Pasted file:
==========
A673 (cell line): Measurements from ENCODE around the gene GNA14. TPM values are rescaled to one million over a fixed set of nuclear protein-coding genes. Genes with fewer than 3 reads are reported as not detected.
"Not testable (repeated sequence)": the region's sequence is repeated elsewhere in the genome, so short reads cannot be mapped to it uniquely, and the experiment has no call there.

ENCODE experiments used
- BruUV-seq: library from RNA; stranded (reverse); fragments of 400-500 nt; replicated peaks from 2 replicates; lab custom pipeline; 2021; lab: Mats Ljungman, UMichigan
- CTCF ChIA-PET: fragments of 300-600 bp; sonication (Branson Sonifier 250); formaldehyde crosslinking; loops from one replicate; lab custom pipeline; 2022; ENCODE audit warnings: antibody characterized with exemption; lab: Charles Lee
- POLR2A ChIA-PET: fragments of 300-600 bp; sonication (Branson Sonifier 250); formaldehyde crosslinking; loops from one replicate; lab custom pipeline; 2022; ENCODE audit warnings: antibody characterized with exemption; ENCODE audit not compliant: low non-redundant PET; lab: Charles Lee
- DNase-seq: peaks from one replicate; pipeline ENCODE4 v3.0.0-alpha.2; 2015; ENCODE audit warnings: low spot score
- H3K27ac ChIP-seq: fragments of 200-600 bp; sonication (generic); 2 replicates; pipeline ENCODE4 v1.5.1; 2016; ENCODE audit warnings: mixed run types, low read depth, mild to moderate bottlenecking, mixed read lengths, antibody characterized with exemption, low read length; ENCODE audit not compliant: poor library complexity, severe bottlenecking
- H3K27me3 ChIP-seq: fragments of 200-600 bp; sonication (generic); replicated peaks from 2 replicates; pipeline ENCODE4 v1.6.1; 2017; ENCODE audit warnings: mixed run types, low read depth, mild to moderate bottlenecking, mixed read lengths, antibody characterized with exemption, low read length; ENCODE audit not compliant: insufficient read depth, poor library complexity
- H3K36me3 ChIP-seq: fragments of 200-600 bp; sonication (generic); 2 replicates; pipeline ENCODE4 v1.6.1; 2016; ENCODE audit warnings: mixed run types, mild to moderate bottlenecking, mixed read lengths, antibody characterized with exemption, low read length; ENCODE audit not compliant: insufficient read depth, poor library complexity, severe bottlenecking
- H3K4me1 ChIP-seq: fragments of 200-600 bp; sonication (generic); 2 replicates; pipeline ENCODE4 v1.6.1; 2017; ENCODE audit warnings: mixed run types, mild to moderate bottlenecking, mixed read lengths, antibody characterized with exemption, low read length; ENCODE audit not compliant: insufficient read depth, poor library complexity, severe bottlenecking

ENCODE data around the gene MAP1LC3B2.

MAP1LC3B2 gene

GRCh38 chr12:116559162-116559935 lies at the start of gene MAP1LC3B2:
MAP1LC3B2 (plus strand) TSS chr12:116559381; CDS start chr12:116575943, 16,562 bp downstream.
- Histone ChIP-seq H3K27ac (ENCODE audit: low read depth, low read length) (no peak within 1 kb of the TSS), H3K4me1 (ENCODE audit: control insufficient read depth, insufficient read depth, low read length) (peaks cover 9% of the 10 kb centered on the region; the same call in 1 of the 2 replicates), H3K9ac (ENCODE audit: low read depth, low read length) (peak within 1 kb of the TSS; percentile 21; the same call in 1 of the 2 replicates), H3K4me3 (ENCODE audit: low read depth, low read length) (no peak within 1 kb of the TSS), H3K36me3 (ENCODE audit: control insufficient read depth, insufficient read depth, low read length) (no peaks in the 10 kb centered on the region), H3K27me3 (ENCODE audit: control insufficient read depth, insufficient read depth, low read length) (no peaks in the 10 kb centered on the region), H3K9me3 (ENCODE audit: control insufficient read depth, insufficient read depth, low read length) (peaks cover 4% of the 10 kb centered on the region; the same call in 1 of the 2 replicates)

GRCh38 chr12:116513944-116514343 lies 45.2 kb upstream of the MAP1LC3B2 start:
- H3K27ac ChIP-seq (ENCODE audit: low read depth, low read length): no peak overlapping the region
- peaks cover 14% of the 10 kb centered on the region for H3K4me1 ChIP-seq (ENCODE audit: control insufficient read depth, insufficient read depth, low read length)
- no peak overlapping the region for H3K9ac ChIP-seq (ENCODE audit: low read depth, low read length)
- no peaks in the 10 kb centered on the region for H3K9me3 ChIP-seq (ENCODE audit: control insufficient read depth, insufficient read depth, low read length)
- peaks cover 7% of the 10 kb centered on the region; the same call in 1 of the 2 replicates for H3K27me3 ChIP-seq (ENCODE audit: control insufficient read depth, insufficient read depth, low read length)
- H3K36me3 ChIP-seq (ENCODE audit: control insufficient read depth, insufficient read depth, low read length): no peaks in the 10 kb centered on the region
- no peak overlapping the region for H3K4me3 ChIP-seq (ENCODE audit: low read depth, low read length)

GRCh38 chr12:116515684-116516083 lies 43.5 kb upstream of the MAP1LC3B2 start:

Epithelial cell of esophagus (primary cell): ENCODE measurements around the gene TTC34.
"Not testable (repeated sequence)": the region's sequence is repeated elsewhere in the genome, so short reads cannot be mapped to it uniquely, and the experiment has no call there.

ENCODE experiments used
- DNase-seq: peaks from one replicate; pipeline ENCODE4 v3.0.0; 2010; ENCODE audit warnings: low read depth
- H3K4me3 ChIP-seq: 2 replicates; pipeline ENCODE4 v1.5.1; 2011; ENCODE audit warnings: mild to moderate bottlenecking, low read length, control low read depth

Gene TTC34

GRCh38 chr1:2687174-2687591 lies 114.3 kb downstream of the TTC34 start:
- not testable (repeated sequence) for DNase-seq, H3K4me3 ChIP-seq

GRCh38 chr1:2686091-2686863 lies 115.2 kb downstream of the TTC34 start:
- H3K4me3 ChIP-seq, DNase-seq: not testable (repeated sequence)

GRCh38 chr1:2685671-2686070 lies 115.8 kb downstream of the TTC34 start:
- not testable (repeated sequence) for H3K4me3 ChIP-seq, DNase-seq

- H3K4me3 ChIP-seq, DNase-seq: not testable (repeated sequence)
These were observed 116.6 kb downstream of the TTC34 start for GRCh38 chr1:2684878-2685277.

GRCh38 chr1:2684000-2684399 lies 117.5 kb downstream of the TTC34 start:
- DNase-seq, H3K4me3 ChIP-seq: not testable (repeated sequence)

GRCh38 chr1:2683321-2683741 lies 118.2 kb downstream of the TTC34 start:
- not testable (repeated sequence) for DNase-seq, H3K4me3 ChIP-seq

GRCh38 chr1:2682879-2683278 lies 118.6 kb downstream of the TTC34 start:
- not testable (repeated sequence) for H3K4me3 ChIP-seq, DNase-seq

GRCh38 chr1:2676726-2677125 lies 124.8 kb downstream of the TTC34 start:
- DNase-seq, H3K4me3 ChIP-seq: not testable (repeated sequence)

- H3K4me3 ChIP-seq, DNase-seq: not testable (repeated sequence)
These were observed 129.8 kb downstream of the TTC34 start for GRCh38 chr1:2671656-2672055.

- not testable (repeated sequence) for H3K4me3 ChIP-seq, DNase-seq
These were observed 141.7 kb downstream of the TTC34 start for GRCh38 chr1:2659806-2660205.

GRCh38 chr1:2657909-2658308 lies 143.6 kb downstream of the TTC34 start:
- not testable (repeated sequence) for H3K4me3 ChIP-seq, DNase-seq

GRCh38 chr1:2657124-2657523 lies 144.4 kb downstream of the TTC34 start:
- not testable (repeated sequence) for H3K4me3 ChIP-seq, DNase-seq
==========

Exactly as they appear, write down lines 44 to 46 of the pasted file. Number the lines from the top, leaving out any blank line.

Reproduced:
GRCh38 chr1:2682879-2683278 lies 118.6 kb downstream of the TTC34 start:
- not testable (repeated sequence) for H3K4me3 ChIP-seq, DNase-seq

GRCh38 chr1:2676726-2677125 lies 124.8 kb downstream of the TTC34 start: